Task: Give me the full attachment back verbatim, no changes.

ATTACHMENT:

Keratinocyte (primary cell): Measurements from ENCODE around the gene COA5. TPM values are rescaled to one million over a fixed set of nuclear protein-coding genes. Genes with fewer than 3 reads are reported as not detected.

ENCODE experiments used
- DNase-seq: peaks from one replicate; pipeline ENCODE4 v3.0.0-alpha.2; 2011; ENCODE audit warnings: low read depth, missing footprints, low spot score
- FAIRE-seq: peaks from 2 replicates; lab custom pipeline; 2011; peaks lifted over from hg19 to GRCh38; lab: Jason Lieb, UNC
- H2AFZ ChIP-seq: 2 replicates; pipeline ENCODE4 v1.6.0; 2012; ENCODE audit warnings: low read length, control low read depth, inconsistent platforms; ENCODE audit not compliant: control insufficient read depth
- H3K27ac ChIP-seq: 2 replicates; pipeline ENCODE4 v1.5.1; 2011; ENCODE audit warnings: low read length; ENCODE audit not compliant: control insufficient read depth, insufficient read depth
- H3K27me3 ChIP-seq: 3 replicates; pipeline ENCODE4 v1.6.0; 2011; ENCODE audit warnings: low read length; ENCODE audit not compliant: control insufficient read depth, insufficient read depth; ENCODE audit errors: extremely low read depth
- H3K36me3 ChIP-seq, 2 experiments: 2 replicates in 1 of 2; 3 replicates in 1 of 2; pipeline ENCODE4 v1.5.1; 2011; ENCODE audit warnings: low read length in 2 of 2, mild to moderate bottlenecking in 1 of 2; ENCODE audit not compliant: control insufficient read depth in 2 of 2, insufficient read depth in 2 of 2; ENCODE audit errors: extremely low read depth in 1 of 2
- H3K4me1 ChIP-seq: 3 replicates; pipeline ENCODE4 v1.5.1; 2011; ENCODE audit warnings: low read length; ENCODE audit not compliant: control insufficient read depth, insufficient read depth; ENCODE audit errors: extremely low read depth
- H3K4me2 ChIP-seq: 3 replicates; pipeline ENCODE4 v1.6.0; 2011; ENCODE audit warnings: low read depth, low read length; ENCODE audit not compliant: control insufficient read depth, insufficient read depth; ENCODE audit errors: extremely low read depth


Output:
Keratinocyte (primary cell): Measurements from ENCODE around the gene COA5. TPM values are rescaled to one million over a fixed set of nuclear protein-coding genes. Genes with fewer than 3 reads are reported as not detected.

ENCODE experiments used
- DNase-seq: peaks from one replicate; pipeline ENCODE4 v3.0.0-alpha.2; 2011; ENCODE audit warnings: low read depth, missing footprints, low spot score
- FAIRE-seq: peaks from 2 replicates; lab custom pipeline; 2011; peaks lifted over from hg19 to GRCh38; lab: Jason Lieb, UNC
- H2AFZ ChIP-seq: 2 replicates; pipeline ENCODE4 v1.6.0; 2012; ENCODE audit warnings: low read length, control low read depth, inconsistent platforms; ENCODE audit not compliant: control insufficient read depth
- H3K27ac ChIP-seq: 2 replicates; pipeline ENCODE4 v1.5.1; 2011; ENCODE audit warnings: low read length; ENCODE audit not compliant: control insufficient read depth, insufficient read depth
- H3K27me3 ChIP-seq: 3 replicates; pipeline ENCODE4 v1.6.0; 2011; ENCODE audit warnings: low read length; ENCODE audit not compliant: control insufficient read depth, insufficient read depth; ENCODE audit errors: extremely low read depth
- H3K36me3 ChIP-seq, 2 experiments: 2 replicates in 1 of 2; 3 replicates in 1 of 2; pipeline ENCODE4 v1.5.1; 2011; ENCODE audit warnings: low read length in 2 of 2, mild to moderate bottlenecking in 1 of 2; ENCODE audit not compliant: control insufficient read depth in 2 of 2, insufficient read depth in 2 of 2; ENCODE audit errors: extremely low read depth in 1 of 2
- H3K4me1 ChIP-seq: 3 replicates; pipeline ENCODE4 v1.5.1; 2011; ENCODE audit warnings: low read length; ENCODE audit not compliant: control insufficient read depth, insufficient read depth; ENCODE audit errors: extremely low read depth
- H3K4me2 ChIP-seq: 3 replicates; pipeline ENCODE4 v1.6.0; 2011; ENCODE audit warnings: low read depth, low read length; ENCODE audit not compliant: control insufficient read depth, insufficient read depth; ENCODE audit errors: extremely low read depth